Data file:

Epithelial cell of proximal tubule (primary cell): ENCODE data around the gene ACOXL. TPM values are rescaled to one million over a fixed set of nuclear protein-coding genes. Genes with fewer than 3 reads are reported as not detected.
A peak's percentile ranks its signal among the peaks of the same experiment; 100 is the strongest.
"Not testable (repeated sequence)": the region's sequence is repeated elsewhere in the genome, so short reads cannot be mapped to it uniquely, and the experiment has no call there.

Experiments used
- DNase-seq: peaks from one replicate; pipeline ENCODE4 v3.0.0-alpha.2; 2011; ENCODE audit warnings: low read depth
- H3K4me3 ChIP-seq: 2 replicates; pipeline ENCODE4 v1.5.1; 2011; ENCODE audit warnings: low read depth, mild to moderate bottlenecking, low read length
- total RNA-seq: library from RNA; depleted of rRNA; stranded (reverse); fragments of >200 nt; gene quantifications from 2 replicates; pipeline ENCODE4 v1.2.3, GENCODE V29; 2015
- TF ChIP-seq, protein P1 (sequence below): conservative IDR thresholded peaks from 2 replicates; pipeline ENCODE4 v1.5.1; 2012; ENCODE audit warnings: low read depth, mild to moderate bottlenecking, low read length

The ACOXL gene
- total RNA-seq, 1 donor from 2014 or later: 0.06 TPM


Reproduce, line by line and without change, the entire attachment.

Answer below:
Epithelial cell of proximal tubule (primary cell): ENCODE data around the gene ACOXL. TPM values are rescaled to one million over a fixed set of nuclear protein-coding genes. Genes with fewer than 3 reads are reported as not detected.
A peak's percentile ranks its signal among the peaks of the same experiment; 100 is the strongest.
"Not testable (repeated sequence)": the region's sequence is repeated elsewhere in the genome, so short reads cannot be mapped to it uniquely, and the experiment has no call there.

Experiments used
- DNase-seq: peaks from one replicate; pipeline ENCODE4 v3.0.0-alpha.2; 2011; ENCODE audit warnings: low read depth
- H3K4me3 ChIP-seq: 2 replicates; pipeline ENCODE4 v1.5.1; 2011; ENCODE audit warnings: low read depth, mild to moderate bottlenecking, low read length
- total RNA-seq: library from RNA; depleted of rRNA; stranded (reverse); fragments of >200 nt; gene quantifications from 2 replicates; pipeline ENCODE4 v1.2.3, GENCODE V29; 2015
- TF ChIP-seq, protein P1 (sequence below): conservative IDR thresholded peaks from 2 replicates; pipeline ENCODE4 v1.5.1; 2012; ENCODE audit warnings: low read depth, mild to moderate bottlenecking, low read length

The ACOXL gene
- total RNA-seq, 1 donor from 2014 or later: 0.06 TPM